Cold Start Issue... ACT Sensor? '89 LX 2.3L

ChillPhatCat

5 Year Member
Apr 22, 2002
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Syracuse, NY
I'm partly looking for simple confirmation here and partly looking for additional ideas. So the car will crank and crank and crank and after about the 4th time I give it a 10 second burst, it will fire a little while cranking, then within a couple more tries the car will grudgingly come to life, where I can rev it up to about 3k for a minute or so and then it will eventually settle into a high 1,500 RPM idle and then after a few minutes it lowers to 800-900 RPM and it will idle there indefinitely as far as I can see (10 mins+). And after that, if I shut it down and try to start it again any time in the next couple hours, it will start up on the first or second shot and continue idling at 800-900 RPM.

So it seems I've got a cold start issue... When I got the car it didn't run and the owner said his son said there was a faulty "switch" under the drivers seat, so I replaced the fuel pump relay and it showed me signs of life and I got it started in the same manner as above. Since then I filled the tank with ethanol free gas, replaced wires, plugs, coil, and the ignition switch... and although it runs a little smoother with the new coil and sparky bits, it has mostly not changed it's behavior. The oil is clean and the coolant looks good... runs at normal temp once it warms up.

My main question is if this car actually has an ACT sensor? None of the parts carriers give me the warm fuzzy that the parts that come up in searches will actually work with my car.

What else could cause this issue? Can the EEC fail in a very specific manner like this?
 
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ChillPhatCat

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Apr 22, 2002
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I'll have to check next time go out there... found a wiring diagram for the engine and there is supposed to be an ACT... I'll be doing some good old fashioned poking around this weekend.
 

Mustang5L5

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Run the engine codes. If it is an ACT sensor you will have a code for it. You can also resistance check the sensor to determine if it is bad.

I second checking the fuel pressure and confirming you have proper pressure
 

ChillPhatCat

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Apr 22, 2002
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Yeah I've got the reader, I tried to use it at one point and thought I was not getting any codes... looking at the online how-to use it, I may have just screwed that up. I'll give that another go as well.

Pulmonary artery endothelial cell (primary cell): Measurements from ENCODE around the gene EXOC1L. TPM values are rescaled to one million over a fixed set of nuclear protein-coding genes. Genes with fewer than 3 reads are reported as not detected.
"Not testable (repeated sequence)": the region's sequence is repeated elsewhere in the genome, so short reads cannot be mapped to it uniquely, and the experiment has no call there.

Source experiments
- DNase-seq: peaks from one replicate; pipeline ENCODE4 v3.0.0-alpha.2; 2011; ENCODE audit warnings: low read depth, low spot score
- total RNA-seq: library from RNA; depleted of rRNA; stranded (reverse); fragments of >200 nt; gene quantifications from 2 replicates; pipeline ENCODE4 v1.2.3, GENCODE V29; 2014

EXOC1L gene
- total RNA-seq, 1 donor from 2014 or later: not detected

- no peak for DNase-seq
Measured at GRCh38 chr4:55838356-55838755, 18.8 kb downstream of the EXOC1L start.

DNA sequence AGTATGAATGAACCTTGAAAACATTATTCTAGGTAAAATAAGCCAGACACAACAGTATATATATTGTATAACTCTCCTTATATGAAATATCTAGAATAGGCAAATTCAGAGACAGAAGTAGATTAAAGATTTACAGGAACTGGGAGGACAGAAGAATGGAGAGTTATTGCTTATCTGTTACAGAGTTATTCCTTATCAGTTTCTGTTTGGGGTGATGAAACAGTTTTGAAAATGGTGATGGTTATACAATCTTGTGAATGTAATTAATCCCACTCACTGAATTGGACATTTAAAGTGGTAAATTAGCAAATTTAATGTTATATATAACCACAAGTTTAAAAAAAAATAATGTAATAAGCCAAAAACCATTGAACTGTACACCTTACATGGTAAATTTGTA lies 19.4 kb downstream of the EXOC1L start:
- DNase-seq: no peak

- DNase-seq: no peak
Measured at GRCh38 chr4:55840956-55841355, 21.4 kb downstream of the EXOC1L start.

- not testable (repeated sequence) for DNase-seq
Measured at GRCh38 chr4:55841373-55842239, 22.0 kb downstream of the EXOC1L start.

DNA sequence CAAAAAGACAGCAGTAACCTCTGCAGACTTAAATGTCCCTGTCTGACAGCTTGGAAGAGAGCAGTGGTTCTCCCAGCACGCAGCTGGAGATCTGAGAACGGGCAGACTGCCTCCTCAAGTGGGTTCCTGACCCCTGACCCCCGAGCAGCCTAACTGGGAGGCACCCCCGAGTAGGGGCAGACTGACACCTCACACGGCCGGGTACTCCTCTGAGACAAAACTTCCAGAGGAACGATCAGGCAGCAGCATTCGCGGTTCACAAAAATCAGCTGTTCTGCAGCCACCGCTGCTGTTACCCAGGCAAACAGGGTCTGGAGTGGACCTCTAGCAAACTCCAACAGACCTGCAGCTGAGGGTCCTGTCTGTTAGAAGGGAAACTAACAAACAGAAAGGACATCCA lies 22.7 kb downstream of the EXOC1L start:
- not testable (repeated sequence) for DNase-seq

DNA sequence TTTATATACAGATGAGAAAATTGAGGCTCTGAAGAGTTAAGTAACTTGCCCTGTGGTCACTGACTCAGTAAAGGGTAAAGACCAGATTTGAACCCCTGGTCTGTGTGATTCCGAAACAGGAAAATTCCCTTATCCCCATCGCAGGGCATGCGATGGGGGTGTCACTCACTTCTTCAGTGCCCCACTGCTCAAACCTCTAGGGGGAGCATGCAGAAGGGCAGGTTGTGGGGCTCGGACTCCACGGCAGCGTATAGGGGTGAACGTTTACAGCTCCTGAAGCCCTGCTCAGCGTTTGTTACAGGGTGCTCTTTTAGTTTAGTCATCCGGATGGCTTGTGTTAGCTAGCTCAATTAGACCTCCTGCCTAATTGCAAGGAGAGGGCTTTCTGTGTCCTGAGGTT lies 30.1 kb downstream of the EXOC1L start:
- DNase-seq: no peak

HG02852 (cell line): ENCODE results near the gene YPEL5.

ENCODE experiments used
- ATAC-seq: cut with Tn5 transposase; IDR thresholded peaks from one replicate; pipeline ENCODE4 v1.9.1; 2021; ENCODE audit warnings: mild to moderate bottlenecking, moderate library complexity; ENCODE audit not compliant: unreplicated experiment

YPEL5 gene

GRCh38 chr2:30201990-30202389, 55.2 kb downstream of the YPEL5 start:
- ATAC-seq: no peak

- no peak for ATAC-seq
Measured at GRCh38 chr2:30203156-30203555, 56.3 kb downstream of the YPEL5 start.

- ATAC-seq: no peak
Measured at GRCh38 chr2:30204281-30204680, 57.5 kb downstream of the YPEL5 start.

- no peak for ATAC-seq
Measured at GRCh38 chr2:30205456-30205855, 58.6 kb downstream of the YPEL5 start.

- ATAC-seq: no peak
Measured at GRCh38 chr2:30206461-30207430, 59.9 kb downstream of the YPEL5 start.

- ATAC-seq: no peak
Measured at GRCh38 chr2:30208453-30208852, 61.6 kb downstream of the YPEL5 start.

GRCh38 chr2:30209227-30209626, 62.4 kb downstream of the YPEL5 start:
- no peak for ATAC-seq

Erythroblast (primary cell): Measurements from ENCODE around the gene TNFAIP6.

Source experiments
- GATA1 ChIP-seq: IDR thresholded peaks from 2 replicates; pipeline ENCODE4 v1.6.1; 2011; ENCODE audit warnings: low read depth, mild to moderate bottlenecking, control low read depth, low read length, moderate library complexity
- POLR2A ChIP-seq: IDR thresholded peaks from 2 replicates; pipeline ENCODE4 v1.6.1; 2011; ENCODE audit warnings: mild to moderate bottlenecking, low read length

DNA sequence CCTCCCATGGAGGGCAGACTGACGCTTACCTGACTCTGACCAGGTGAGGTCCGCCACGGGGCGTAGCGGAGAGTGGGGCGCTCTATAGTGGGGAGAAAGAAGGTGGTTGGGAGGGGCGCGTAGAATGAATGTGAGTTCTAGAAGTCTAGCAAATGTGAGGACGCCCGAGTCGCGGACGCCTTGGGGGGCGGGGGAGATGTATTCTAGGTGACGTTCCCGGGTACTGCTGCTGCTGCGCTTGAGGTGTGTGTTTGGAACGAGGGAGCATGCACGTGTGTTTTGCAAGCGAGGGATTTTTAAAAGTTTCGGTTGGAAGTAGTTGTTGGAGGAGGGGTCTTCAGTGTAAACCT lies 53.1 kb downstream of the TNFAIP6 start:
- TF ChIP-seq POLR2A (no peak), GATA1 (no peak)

Edit: Just noticed my "5 year achievement" for 300 posts. lol How many do I need to fulfill 17 years as a member? :D
 
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ChillPhatCat

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Apr 22, 2002
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I pulled the codes with the engine off and it read 84 then 10 and then 11... so it currently is reading code 84 but the continuous memory code is “all clear”. 84 is an EGR failure so I guess I should look at the EGR circuit, though I don’t know I’ve ever heard of that causing a hard cold start. I did locate the ACT sensor so I’ll check that next time for proper resistance just for the hell if it... You never know.
 

junkyardwarrior

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Jan 10, 2011
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ACT won't cause hard starting.

ECT will and it won't always throw a code.

Ditto on the fuel pressure check. Why? Past experience. I've had more than a couple that the pump "sounded" fine yet wouldn't pressurize the system. There's a hose between the pump and the hanger, had several of them bust. Also have had a couple pumps that the impeller was not tight on the shaft, meaning the armature would spin but the impeller wasn't tight enough on the shaft to build enough pressure to run.
 
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Boostedpimp

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May 8, 2003
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Bet if you turn the key on a few times back to back without actually starting the car it'll fire right up. If so then your pressure is bleeding off due to a crack in hose in the fuel tank that connects the pump to sender. They crack do to age and lose pressure but this could be confirmed by motoring your fuel pressure at the rail as well.
 

ChillPhatCat

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Apr 22, 2002
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It’s only hard to start cold. It takes 4-5 tries and then it floods a bit as it grudgingly comes to life and then I need to keep RPMs up for a minute or so and then it runs and idles fine. If I let it warm to operating temp and then shut it down, it will then fire right up without a problem for the next hour, or as long as the block is warm.
 

91TwighlightGT

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I had the same basic issue on my car, and ultimately it ended up being faulty fuel injectors. You can buy cheap reman's on ebay. If the car sat for an extended period of time the ethanol based fuel is very hard on the injectors.
 

ChillPhatCat

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Apr 22, 2002
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Thanks for the ideas, I will test the fuel pressure I swear, just did not have time to do it yet. The fuel injector thought is interesting... it did sit for 2 years before I got it so maybe. Still gathering ideas for everything to investigate.